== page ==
It is easy to assume that artists are unemployable. They are often perceived to be temperamental, self-obsessed, counter-positioned and independent. What makes a lot of artists of my generation successful is their professionalism and their ability to express opinions. These two elements make many artists eminently employable, and given the right situation, able to make valuable contributions to a collaborative process.
To be called a collaboration, the artist must contribute to the design process rather than particular designated areas of a building or landscape project. This may leave artists with little at the end of a project to identify as their own. Loss of authorship can be frustrating, but there is much potential for an artist's opinion to count and for them to have a direct input into the design process.
To work collaboratively with an architect is also to work with a building. Artists are required to respond to architectural spaces every time they install their work. There is also the prioritised dialogue with the notion of context. Collaborating with an architect means a far more profound level of response to a building. The prominence of architecture is daunting but there is also a degree of performance to any building. Architecture is animated by people - in real time.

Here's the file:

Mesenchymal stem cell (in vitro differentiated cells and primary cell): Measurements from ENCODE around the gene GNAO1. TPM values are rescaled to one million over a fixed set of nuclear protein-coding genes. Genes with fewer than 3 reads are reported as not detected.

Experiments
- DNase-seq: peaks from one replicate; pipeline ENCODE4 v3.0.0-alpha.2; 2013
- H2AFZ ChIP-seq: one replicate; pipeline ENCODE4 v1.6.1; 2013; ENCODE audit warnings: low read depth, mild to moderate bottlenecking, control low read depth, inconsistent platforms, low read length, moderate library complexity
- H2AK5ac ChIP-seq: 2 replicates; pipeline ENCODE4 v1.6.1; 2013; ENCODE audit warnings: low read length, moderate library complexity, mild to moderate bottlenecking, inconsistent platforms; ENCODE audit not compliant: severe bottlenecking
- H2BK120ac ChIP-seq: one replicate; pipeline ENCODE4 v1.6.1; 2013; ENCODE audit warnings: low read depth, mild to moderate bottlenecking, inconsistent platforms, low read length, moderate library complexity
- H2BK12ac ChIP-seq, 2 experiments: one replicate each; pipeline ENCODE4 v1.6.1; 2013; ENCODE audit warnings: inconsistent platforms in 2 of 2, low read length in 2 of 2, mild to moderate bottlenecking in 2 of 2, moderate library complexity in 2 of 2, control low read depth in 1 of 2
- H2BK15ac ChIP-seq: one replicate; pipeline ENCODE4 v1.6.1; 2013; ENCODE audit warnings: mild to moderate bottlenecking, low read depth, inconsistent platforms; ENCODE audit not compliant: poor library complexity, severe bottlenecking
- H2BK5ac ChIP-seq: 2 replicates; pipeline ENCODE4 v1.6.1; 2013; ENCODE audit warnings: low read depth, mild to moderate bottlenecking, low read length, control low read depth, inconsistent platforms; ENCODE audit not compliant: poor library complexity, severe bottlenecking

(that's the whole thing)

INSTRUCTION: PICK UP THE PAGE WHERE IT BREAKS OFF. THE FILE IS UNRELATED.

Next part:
A collaboration should be more than making an intervention into space, it should be a consideration of the space itself and the effect an artist and architect together can have on it.
Tania Kovats collaborated with Levitt Bernstein at the Ikon Gallery, Birmingham (aj 30.4.98) and is now working with Alford Hall Monaghan Morris at Great Notley Primary School, Essex